July 17, 2016
Could God Be Amoral?
Dear Dr. Craig
I've recently had my worldview shattered and pretty much torn apart by the natural arguments for the existence of God, the Kalam Cosmological argument, the Teleological argument, the Ontological argument, and a few others which you present in outstanding accuracy and clarity. Being 17 years old, as any other teenager I thought I had everything figured out, I had responses ready for every argument that could've threatened my atheist belief.
Until I heard your talks, that is. I must admit I was furious after hearing you relentlessly break the "Universal natural selection" hypothesis, and then proceed to render the Multiverse hypothesis orders of magnitude more improbable than God.
Needless to say, I am no longer an atheist. But there is one thing I have not resolved yet, which is the issue of God's moral nature. First, the natural arguments for God simply prove the existence of a primordial creator, but do not have anything to say about God's goodness.
Although I once read one of your answers to a question dealing with this problem, stating that it is impossible for God to be evil, because in order to be evil one must be breaking some sort of higher standard, which is by definition, impossible. Nothing is higher or greater than God. But this leaves me with two options, either God is amoral or God is all-good, but my question is if there is any reason or argument that makes a good God more probable or plausible than an amoral God?
P.S. Sorry if my grammar seems a bit off, I barely learned English three years ago.
Anyways, thank you for all of the insight and logic you provide to the layman.
It thrilled my heart to read your message, Claudio! I’m so glad for your new-found faith. I hope that you will follow your path all the way to Christian theism.
You evidently have some familiarity with the arguments for God’s existence that I’ve defended. But you seem to have overlooked the moral argument for God’s existence. Here are links to our animated videos that we have developed on four of the arguments (the ontological argument is in the works!):
1. Leibnizian Cosmological Argument https://www.youtube.com/watch?v=FPCzEP0oD7I&index=3&list=PL3gdeV4Rk9EfL-NyraEGXXwSjDNeMaRoX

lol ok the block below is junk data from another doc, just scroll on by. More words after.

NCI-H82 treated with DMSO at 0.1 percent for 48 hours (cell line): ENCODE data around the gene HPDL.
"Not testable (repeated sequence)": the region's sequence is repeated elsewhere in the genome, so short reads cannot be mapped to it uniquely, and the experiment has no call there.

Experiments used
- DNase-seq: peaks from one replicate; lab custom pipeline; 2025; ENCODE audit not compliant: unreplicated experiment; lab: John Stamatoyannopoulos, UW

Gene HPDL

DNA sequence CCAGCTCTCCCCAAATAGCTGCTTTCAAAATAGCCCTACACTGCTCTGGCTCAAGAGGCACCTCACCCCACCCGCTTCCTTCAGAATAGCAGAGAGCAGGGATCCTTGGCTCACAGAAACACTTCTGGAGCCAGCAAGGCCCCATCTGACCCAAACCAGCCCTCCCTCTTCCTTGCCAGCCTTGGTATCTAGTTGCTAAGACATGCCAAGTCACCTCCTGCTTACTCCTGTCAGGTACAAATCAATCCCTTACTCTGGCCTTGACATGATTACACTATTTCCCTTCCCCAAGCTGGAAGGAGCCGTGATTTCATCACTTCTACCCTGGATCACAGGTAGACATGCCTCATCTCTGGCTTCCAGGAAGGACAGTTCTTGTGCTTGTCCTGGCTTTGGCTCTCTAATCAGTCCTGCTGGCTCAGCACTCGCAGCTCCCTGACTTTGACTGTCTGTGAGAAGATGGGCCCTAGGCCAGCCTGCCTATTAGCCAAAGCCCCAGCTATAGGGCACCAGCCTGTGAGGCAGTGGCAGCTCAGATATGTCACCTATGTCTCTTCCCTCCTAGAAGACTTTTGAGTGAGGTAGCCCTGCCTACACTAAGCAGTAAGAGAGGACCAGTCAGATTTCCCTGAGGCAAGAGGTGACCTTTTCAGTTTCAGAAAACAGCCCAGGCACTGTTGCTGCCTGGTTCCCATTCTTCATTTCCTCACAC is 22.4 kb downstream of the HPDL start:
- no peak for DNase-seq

2. Kalām Cosmological Argument https://www.youtube.com/watch?v=6CulBuMCLg0&list=PL3gdeV4Rk9EfL-NyraEGXXwSjDNeMaRoX&index=1
3. Teleological Argument https://www.youtube.com/watch?v=EE76nwimuT0&list=PL3gdeV4Rk9EfL-NyraEGXXwSjDNeMaRoX&index=4
You should look at and think about the fourth of these videos. It is an argument for God as the ground of the objective moral values and duties we apprehend in moral experience. While it’s true that the first three arguments do not give us any information about the moral status of the Explanatory Ultimate, this fourth argument does.
Moreover, you seem to have overlooked the fact that the ontological argument also gives us God’s nature as absolute goodness, for maximal greatness is defined to mean “all-powerful, all-knowing, and all-good in every possible world.” Goodness is obviously a great-making property; it is better to be morally perfect than morally flawed. Therefore, God, as the greatest conceivable being, must be perfectly good. So, as Anselm realized, if the argument goes through, it delivers to us a Being of perfect goodness.
Another way to see that God cannot be an amoral being is by reflecting on the fact that God is, by definition, a being which is worthy of worship. Nothing amoral is worthy of worship. Hence, God, if He exists, must be good. Of course, that leaves us wondering whether God does exist, rather than a mere Creator and Designer of the universe. But that’s where the moral and ontological arguments come in.